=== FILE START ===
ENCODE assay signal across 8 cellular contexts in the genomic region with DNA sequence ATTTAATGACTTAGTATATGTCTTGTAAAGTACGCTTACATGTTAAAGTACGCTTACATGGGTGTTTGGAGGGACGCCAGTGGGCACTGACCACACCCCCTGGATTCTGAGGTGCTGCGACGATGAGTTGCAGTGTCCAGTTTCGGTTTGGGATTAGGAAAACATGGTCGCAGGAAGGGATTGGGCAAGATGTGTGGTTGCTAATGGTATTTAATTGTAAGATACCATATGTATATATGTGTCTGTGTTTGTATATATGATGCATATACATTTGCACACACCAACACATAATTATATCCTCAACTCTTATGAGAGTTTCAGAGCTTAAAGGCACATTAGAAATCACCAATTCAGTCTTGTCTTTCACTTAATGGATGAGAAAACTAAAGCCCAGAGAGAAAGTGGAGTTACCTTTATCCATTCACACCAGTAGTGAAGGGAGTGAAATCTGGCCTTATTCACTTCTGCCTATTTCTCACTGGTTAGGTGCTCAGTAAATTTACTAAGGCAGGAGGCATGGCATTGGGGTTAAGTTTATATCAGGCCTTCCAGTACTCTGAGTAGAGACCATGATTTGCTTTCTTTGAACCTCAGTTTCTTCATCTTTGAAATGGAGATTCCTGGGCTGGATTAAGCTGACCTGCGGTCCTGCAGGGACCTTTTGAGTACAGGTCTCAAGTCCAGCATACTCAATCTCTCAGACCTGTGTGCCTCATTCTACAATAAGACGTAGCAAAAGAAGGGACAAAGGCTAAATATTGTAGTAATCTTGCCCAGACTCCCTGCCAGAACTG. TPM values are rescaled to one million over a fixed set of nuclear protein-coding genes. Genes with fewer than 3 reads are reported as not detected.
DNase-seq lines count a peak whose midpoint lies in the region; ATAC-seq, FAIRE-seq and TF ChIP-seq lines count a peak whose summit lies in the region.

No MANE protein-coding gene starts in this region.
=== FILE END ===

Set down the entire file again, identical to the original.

ENCODE assay signal across 8 cellular contexts in the genomic region with DNA sequence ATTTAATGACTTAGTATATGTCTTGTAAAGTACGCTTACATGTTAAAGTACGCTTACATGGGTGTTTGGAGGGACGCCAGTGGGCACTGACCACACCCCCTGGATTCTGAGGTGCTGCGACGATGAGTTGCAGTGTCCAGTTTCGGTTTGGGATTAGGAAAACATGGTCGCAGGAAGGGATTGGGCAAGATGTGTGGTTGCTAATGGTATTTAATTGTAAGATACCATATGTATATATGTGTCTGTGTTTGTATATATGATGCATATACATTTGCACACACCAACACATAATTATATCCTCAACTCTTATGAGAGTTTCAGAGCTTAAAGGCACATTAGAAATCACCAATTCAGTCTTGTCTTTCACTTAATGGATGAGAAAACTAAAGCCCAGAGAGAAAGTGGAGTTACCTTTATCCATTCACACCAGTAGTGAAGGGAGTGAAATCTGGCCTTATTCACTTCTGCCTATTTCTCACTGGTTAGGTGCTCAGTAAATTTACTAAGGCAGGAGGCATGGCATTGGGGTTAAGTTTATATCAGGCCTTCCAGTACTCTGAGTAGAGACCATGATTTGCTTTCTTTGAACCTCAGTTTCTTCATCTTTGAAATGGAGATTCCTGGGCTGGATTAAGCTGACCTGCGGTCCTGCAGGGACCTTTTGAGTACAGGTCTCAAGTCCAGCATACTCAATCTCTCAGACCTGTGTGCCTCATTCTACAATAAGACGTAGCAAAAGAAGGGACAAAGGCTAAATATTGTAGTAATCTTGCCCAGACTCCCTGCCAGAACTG. TPM values are rescaled to one million over a fixed set of nuclear protein-coding genes. Genes with fewer than 3 reads are reported as not detected.
DNase-seq lines count a peak whose midpoint lies in the region; ATAC-seq, FAIRE-seq and TF ChIP-seq lines count a peak whose summit lies in the region.

No MANE protein-coding gene starts in this region.